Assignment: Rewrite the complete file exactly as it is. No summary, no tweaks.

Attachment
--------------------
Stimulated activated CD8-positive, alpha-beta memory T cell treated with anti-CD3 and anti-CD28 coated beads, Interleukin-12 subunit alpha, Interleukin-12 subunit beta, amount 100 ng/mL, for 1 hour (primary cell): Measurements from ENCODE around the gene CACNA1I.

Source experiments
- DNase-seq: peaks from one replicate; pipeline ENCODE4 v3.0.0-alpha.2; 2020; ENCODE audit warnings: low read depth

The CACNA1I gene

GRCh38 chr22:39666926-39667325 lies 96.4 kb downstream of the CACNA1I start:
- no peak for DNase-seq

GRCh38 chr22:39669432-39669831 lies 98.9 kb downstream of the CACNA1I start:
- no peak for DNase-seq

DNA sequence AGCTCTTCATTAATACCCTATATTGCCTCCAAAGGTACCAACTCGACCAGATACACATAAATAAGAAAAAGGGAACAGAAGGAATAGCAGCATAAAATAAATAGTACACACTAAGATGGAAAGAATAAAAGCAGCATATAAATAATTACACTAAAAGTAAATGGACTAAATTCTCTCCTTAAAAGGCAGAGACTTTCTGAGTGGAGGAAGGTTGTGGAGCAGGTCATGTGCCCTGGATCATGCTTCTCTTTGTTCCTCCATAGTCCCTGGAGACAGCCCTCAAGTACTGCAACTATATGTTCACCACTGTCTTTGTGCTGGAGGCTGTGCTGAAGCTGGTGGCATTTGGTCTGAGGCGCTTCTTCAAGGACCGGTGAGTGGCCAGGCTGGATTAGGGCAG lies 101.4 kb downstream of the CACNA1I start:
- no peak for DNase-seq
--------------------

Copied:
Stimulated activated CD8-positive, alpha-beta memory T cell treated with anti-CD3 and anti-CD28 coated beads, Interleukin-12 subunit alpha, Interleukin-12 subunit beta, amount 100 ng/mL, for 1 hour (primary cell): Measurements from ENCODE around the gene CACNA1I.

Source experiments
- DNase-seq: peaks from one replicate; pipeline ENCODE4 v3.0.0-alpha.2; 2020; ENCODE audit warnings: low read depth

The CACNA1I gene

GRCh38 chr22:39666926-39667325 lies 96.4 kb downstream of the CACNA1I start:
- no peak for DNase-seq

GRCh38 chr22:39669432-39669831 lies 98.9 kb downstream of the CACNA1I start:
- no peak for DNase-seq

DNA sequence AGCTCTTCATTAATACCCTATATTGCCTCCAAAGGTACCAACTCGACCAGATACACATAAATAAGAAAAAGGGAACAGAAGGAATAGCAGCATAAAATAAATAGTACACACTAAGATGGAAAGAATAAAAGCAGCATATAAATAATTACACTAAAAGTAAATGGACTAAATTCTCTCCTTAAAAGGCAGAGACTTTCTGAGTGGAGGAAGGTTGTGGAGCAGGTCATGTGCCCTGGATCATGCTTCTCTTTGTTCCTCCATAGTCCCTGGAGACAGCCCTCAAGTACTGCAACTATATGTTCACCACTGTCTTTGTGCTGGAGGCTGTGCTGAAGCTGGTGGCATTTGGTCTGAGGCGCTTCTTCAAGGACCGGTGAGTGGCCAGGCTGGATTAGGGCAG lies 101.4 kb downstream of the CACNA1I start:
- no peak for DNase-seq